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Improving the resistance of maize by using bacteria

Date:
September 8, 2011
Source:
NCCR Plant Survival
Summary:
Maize plants that have been inoculated with bacteria naturally present in the soil show improved resistance against a pathogenic fungus and a considerable reduction in the number of attacks by a herbivorous moth. It is the first time that such a double effect has been shown in maize.

Maize plants that have been inoculated with bacteria naturally present in the soil show improved resistance against a pathogenic fungus and a considerable reduction in the number of attacks by a herbivorous moth. It is the first time that such a double effect has been shown in maize. The results of these studies carried out at the University of Neuchβtel under the supervision of Brigitte Mauch-Mani have been presented at the PR-IR 11 congress on plant defences.

A pathogenic fungus responsible for a disease called anthracnose has been causing serious damage to cereal crops on the North American continent, especially during the 1970's. "Colletotrichum graminicola is not limited to crops. It also affects golf courses, parks and private gardens where the grass changes to an unappealing brown colour, states Dirk Balmer, a PhD student in the molecular and cellular biology laboratory and co-author of the research. Luckily, the problem in Europe is not as serious since the cultivated varieties on this continent are naturally less sensitive to this disease."

In order to test a way to improve the resistance of maize to this pathogen, Chantal Planchamp, the other principal co-author of this study and PhD student in the same group, inoculated the plants with a soil bacterium of the genus Pseudomonas. This microorganism is known to easily colonise maize seeds and roots without damaging the plant. The bacterium acts somewhat like a vaccine by halting the pathogenic fungus's proliferation. Furthermore, it seems that the presence of the bacterium helps to limit the herbivorous moth's attacks.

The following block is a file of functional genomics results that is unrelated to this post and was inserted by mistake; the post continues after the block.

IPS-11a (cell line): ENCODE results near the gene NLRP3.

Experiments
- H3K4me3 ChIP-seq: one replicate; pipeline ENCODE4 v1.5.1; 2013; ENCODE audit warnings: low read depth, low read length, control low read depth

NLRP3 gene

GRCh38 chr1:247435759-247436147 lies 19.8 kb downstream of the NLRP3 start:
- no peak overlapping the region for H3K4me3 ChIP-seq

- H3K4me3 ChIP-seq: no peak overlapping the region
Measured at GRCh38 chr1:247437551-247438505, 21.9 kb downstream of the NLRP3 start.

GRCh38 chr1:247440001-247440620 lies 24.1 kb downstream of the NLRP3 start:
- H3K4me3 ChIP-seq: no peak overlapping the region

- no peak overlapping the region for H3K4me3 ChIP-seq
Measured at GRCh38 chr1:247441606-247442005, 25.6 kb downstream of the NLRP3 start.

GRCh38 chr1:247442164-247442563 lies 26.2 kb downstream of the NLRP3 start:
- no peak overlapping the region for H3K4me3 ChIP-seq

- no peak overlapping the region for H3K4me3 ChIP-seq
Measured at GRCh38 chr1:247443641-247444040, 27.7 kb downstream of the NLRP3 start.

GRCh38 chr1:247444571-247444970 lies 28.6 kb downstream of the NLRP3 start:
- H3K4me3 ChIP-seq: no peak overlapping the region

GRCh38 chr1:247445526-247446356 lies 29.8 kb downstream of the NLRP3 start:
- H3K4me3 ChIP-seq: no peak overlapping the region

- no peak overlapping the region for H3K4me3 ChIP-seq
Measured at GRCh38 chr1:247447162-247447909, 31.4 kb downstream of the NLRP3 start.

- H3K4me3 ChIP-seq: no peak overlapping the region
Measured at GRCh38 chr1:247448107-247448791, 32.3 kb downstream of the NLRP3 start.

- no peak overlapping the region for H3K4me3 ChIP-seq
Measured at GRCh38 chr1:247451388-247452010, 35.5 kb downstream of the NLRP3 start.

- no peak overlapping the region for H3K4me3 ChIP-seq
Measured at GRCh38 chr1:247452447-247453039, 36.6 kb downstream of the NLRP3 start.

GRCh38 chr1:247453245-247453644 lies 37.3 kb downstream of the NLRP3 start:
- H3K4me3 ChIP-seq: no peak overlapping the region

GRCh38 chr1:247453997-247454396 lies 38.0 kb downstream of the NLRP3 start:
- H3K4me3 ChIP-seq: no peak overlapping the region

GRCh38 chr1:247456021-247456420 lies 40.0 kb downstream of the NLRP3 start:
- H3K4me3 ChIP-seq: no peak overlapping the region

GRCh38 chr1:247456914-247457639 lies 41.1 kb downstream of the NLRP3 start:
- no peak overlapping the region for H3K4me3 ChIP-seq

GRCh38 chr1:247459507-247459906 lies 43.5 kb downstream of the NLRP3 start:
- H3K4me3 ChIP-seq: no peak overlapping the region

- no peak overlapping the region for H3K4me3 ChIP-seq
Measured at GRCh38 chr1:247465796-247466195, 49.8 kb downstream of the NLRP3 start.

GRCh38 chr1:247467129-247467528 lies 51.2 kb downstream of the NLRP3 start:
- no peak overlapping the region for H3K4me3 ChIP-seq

The origin of this double action protection of maize still needs to be clarified, particularly through the analysis of the mechanisms activated by the plant, such as the production of hormones or specific metabolites.

In parallel to the experiments of Chantal Planchamp, Dirk Balmer wanted to know how the plant reacts to a C. Graminicola infection. It turned out that an infection at the root zone triggers important resistance reactions that spread all the way to the leaves. An inverse effect (leaf to root) has also been shown, but not as pronounced. "It's the first time that a study shows the effects of a systemic resistance caused by this infection. This was possible because the fungus attacks both the roots and leaves of maize," adds Dirk Balmer.


Story Source:

The above story is based on materials provided by NCCR Plant Survival. Note: Materials may be edited for content and length.


Cite This Page:

NCCR Plant Survival. "Improving the resistance of maize by using bacteria." ScienceDaily. ScienceDaily, 8 September 2011. <www.sciencedaily.com/releases/2011/09/110908080956.htm>.
NCCR Plant Survival. (2011, September 8). Improving the resistance of maize by using bacteria. ScienceDaily. Retrieved October 21, 2014 from www.sciencedaily.com/releases/2011/09/110908080956.htm
NCCR Plant Survival. "Improving the resistance of maize by using bacteria." ScienceDaily. www.sciencedaily.com/releases/2011/09/110908080956.htm (accessed October 21, 2014).

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